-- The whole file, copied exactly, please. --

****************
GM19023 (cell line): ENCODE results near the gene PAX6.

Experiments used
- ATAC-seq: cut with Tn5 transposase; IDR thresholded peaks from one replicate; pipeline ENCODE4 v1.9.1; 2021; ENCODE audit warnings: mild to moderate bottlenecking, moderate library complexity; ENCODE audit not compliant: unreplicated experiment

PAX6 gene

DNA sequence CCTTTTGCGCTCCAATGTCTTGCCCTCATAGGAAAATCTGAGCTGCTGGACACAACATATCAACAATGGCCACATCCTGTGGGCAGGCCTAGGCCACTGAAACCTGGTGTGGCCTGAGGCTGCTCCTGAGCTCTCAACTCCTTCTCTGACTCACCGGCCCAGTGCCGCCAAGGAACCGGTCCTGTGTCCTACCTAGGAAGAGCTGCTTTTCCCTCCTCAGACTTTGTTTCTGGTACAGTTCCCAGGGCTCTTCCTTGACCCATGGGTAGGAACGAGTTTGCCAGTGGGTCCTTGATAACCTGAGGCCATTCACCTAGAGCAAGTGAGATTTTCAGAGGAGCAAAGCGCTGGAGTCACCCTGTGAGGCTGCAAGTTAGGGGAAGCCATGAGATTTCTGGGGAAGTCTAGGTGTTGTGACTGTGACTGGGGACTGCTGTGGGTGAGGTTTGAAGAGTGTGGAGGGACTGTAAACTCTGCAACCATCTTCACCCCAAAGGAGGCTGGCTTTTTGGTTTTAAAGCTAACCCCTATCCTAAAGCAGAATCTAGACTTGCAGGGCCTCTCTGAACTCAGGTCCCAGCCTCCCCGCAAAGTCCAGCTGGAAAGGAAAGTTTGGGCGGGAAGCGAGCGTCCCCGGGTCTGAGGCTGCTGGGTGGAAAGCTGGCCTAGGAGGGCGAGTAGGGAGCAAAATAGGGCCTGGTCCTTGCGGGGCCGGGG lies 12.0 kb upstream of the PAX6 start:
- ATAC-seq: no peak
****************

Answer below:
GM19023 (cell line): ENCODE results near the gene PAX6.

Experiments used
- ATAC-seq: cut with Tn5 transposase; IDR thresholded peaks from one replicate; pipeline ENCODE4 v1.9.1; 2021; ENCODE audit warnings: mild to moderate bottlenecking, moderate library complexity; ENCODE audit not compliant: unreplicated experiment

PAX6 gene

DNA sequence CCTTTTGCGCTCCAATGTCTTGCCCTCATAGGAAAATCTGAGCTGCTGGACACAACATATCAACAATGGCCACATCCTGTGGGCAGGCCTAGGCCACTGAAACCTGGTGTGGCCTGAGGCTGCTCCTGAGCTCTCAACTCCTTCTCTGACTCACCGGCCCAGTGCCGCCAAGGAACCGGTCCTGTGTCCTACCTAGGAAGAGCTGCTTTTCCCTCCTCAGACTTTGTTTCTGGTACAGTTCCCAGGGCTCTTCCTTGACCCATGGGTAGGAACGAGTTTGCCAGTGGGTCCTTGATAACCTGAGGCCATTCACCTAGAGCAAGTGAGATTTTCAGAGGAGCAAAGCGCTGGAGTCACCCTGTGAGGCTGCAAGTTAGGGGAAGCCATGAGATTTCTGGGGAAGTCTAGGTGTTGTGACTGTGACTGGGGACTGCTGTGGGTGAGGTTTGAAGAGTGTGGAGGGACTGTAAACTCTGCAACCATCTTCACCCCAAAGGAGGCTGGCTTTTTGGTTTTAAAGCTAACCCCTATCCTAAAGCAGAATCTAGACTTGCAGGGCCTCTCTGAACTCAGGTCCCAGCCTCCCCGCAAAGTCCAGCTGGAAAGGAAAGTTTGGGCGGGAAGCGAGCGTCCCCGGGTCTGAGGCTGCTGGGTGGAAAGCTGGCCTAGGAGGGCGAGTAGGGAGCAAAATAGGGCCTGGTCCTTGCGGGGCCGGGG lies 12.0 kb upstream of the PAX6 start:
- ATAC-seq: no peak